GIVE HIM TO THE GEEK
Hosting the Oscars is a tough gig, even for industry veterans like Billy Crystal, Jon Stewart, and Steve Martin. So
tough, that Whoopi Goldberg, who emceed the event on four different occasions
through the 90's and 00's was once quoted as saying: "Hosting the Oscars is a no-win" situation. Just ask David Letterman, who
took the reigns in 1994, and can never seem to escape the moment his Uma-Oprah banter went south.
To take some of the pressure off, the Academy of Motion Picture Arts & Sciences opted for a co-hosted ceremony last
year, featuring the antics of Steve Martin and Alec Baldwin. The gamble paid off, as the comedic tag team turned tired
routines into mildly amusing punch lines. Joked Martin, "Hosting is like making love to a beautiful woman; it's something
I only get to do when Billy Crystal is out of town."
As a result of the Martin-Baldwin success, the Academy decided to keep the co-hosting
format for its 83rd Annual Award Ceremony. But this time, in an attempt
to connect with a more youthful audience, has turned to recognizable actors, James Franco and
Franco's credits include Milk, Spider-Man, Pineapple Express, and most recently, 127 Hours, which earned him a Best Actor
nomination this year. Equally impressive, Hathaway is probably best known for The Princess Diaries, The Devil Wears Prada,
and Love and Other Drugs. However, she's no stranger to Oscar either, having earned a nod for Best Actress in 2008 for her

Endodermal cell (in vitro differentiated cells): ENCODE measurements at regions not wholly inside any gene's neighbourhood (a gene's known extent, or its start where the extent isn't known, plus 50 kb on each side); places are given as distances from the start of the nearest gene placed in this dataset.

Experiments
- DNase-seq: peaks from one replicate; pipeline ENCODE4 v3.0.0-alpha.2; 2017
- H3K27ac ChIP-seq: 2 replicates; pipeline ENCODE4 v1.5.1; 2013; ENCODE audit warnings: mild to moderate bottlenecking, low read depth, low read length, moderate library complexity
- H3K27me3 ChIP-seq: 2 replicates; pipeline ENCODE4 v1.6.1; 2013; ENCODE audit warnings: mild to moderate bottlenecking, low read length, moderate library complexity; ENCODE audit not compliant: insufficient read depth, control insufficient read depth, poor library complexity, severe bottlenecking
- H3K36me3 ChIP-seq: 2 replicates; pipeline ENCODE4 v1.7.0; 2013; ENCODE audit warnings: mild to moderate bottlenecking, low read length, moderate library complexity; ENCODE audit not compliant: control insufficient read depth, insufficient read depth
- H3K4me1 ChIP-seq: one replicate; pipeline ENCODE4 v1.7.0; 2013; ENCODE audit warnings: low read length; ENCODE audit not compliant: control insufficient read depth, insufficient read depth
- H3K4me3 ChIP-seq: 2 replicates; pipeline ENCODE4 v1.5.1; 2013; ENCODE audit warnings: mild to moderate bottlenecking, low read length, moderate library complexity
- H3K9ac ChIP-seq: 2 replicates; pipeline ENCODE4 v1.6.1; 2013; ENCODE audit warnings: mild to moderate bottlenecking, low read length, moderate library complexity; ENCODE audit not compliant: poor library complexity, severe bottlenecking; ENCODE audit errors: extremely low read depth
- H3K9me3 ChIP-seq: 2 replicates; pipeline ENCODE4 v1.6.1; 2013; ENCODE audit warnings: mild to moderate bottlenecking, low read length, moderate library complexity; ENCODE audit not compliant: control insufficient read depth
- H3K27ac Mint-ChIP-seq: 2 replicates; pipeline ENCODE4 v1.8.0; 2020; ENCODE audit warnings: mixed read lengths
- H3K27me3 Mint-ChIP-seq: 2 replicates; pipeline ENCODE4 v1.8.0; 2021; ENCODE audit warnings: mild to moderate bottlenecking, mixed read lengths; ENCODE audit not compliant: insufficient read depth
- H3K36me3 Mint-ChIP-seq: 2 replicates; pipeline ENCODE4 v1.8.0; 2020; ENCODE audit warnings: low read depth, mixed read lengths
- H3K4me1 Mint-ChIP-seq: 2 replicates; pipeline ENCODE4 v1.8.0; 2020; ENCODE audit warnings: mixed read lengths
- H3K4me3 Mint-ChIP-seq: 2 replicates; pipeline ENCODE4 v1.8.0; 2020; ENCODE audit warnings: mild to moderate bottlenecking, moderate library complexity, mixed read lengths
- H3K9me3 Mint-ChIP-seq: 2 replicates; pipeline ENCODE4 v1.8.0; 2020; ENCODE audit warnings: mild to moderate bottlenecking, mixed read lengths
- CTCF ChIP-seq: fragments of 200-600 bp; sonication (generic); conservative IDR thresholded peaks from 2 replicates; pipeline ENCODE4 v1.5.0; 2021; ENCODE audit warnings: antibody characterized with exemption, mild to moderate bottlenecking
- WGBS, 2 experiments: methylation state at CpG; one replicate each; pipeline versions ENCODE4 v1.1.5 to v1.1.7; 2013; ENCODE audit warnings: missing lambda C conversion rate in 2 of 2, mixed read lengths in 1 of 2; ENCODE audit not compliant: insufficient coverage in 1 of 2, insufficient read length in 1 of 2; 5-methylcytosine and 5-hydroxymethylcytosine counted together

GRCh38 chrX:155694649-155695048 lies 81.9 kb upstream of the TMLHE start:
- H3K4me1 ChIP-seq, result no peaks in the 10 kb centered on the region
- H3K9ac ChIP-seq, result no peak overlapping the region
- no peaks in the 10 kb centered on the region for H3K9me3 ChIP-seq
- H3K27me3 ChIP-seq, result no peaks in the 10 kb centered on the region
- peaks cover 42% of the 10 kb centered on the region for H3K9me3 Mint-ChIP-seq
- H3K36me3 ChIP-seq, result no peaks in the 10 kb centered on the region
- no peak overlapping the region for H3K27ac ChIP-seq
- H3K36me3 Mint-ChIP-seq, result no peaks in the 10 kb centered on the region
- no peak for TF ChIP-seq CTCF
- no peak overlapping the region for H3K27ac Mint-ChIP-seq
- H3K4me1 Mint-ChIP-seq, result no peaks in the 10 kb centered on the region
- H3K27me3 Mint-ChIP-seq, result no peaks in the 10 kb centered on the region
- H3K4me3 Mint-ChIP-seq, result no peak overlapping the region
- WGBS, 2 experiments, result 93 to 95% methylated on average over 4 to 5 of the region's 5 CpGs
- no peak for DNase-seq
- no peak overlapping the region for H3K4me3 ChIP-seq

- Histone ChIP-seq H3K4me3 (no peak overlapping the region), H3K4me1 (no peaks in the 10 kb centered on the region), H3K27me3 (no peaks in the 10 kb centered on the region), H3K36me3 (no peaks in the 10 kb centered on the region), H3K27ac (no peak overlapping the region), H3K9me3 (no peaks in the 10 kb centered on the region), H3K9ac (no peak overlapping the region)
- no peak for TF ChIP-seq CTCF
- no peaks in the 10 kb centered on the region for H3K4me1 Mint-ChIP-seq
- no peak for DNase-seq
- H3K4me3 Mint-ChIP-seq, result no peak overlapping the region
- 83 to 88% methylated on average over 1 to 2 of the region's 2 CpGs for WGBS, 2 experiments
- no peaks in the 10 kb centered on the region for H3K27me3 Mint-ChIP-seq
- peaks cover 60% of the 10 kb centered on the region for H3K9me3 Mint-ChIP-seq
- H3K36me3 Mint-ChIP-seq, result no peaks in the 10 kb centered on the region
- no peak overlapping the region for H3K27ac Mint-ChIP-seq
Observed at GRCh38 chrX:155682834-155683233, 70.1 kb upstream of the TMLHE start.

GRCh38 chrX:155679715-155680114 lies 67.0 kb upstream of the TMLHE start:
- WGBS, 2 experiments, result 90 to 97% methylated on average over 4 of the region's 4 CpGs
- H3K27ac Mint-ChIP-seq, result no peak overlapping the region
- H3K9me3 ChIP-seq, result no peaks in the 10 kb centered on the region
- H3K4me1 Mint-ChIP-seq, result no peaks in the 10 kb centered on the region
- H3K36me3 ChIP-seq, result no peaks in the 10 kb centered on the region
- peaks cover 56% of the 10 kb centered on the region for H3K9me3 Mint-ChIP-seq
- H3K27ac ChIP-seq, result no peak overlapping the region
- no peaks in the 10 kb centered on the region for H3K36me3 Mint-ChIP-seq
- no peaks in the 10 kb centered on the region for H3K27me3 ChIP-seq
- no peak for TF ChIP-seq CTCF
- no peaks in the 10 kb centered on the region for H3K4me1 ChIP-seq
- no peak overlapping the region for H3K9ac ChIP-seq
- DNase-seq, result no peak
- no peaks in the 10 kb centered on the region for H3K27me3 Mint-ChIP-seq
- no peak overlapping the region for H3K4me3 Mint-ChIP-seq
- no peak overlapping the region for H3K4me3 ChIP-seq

lead in Rachel Getting Married.
Said Oscar telecast producers Bruce Cohen and Don Mischer, "James Franco and Anne Hathaway personify the next generation
of Hollywood icons - fresh, exciting, and multi-talented. We hope to create an Oscar broadcast that will both showcase their
incredible talents and entertain the world."
Unlike Ricky Gervais' hosting debacle at this year's Golden Globes' ceremony, which ruffled one too many Hollywood feathers,
the Academy is going the conservative route - a production that will feature fewer jokes and more music/dance numbers, a
la the Billy Crystal inspired sketches that placed him in each of the Best Picture nominees.
There won't be a tedious opening monologue. Nor will there be any montages, like last year's unnecessary tribute to horror
movies. And award winners might just have enough time to finish their acceptance speeches before the orchestra drowns them out.
Most importantly, the event will try and make people feel as if they're "invited" to the Oscars, capturing and streaming the event
directly through the eyes, ears, and tweets of Franco and Hathaway - a tip of the hat to this thing we call The Social Network.
TOYS ARE US
Coming off the record breaking box office tally of Avatar, 2010 was set up perfectly for an industry-wide let down. And here in
the states, that's exactly what happened. Despite a return to Toy Story, Harry Potter, Iron Man, Shrek, and the Twilight Saga, the
number of movie tickets sold in North America dropped 5% to the same level as 2008. Meanwhile, the global box office soared, as a
result of the rapid deployment of digital projection and 3D. Overall, reporting an 8% increase from 2009 or an all time high of
With 5 Oscar nominations, including Best Picture and Best Animated Feature, Toy Story 3 was the biggest success story of
2010, raking in over $415 million. The only other Best Picture nominees remotely close were Inception ($293), The Social Network ($96.6)
and True Grit ($165).
However, the most nominations (12) went to The King's Speech, a surprisingly, charming period piece that examines the relationship
between a stammering young prince and an Australian speech therapist hired to cure him. In much the same vane as Mrs. Brown or The
Queen, The King's Speech is a British production featuring meticulous historic detail, outstanding ensemble performances, and inventive
staging and visuals. Along with Best Picture, nominations include an almost guaranteed Best Actor Oscar for Colin Firth, supporting nods